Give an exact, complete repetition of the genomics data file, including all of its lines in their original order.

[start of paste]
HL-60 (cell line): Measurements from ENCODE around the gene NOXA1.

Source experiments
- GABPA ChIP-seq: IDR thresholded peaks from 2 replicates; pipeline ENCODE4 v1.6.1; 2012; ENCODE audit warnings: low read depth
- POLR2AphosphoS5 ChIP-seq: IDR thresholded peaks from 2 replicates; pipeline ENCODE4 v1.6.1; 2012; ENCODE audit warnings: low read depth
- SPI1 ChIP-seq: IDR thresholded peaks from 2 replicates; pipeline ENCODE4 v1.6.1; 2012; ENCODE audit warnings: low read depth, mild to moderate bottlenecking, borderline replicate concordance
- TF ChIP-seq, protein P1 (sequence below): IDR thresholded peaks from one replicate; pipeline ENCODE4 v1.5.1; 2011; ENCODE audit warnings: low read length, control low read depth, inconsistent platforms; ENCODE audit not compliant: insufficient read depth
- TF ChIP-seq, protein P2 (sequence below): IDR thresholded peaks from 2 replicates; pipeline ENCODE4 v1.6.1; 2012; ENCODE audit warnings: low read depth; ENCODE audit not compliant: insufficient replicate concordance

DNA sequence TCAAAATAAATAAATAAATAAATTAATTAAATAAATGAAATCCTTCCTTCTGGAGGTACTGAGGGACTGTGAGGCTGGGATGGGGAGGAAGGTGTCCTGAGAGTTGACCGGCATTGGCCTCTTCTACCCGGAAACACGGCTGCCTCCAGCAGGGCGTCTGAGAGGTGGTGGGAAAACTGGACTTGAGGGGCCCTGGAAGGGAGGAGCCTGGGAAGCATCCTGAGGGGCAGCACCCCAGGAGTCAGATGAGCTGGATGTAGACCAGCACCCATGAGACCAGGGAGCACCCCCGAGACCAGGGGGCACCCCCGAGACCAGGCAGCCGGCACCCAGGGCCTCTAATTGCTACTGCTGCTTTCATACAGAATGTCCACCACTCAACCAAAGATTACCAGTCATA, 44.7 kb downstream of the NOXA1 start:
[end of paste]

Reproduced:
HL-60 (cell line): Measurements from ENCODE around the gene NOXA1.

Source experiments
- GABPA ChIP-seq: IDR thresholded peaks from 2 replicates; pipeline ENCODE4 v1.6.1; 2012; ENCODE audit warnings: low read depth
- POLR2AphosphoS5 ChIP-seq: IDR thresholded peaks from 2 replicates; pipeline ENCODE4 v1.6.1; 2012; ENCODE audit warnings: low read depth
- SPI1 ChIP-seq: IDR thresholded peaks from 2 replicates; pipeline ENCODE4 v1.6.1; 2012; ENCODE audit warnings: low read depth, mild to moderate bottlenecking, borderline replicate concordance
- TF ChIP-seq, protein P1 (sequence below): IDR thresholded peaks from one replicate; pipeline ENCODE4 v1.5.1; 2011; ENCODE audit warnings: low read length, control low read depth, inconsistent platforms; ENCODE audit not compliant: insufficient read depth
- TF ChIP-seq, protein P2 (sequence below): IDR thresholded peaks from 2 replicates; pipeline ENCODE4 v1.6.1; 2012; ENCODE audit warnings: low read depth; ENCODE audit not compliant: insufficient replicate concordance

DNA sequence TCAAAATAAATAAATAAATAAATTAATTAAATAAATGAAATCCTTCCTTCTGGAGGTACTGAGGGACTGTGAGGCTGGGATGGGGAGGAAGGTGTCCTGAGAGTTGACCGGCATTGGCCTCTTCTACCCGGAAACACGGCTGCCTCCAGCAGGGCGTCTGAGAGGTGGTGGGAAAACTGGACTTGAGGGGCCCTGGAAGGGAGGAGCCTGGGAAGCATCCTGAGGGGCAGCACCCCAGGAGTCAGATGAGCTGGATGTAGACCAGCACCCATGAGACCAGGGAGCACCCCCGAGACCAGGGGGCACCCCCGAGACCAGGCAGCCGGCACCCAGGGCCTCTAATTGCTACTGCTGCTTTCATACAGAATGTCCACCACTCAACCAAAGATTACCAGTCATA, 44.7 kb downstream of the NOXA1 start: